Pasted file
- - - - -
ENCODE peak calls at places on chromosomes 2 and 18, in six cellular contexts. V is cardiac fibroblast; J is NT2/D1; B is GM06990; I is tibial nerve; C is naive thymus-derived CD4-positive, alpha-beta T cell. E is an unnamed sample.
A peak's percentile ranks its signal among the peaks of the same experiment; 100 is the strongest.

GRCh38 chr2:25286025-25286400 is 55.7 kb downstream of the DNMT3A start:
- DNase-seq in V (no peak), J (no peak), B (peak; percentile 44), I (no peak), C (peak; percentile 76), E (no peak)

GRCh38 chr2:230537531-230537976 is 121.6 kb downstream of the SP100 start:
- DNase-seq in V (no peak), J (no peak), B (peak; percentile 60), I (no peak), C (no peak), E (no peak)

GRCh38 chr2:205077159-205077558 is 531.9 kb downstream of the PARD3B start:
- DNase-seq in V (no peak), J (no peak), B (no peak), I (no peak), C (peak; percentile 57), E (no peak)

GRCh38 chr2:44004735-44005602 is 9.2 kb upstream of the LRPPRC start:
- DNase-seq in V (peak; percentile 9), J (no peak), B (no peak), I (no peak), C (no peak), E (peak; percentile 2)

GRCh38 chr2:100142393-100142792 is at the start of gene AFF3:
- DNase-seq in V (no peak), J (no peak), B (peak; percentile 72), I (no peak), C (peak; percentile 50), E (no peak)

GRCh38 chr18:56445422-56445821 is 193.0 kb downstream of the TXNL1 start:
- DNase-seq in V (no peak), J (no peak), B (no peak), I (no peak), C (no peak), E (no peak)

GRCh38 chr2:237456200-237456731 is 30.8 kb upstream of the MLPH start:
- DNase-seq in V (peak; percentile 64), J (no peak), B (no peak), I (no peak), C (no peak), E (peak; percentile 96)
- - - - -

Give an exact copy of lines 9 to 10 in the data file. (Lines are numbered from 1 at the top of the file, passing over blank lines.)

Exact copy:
GRCh38 chr2:44004735-44005602 is 9.2 kb upstream of the LRPPRC start:
- DNase-seq in V (peak; percentile 9), J (no peak), B (no peak), I (no peak), C (no peak), E (peak; percentile 2)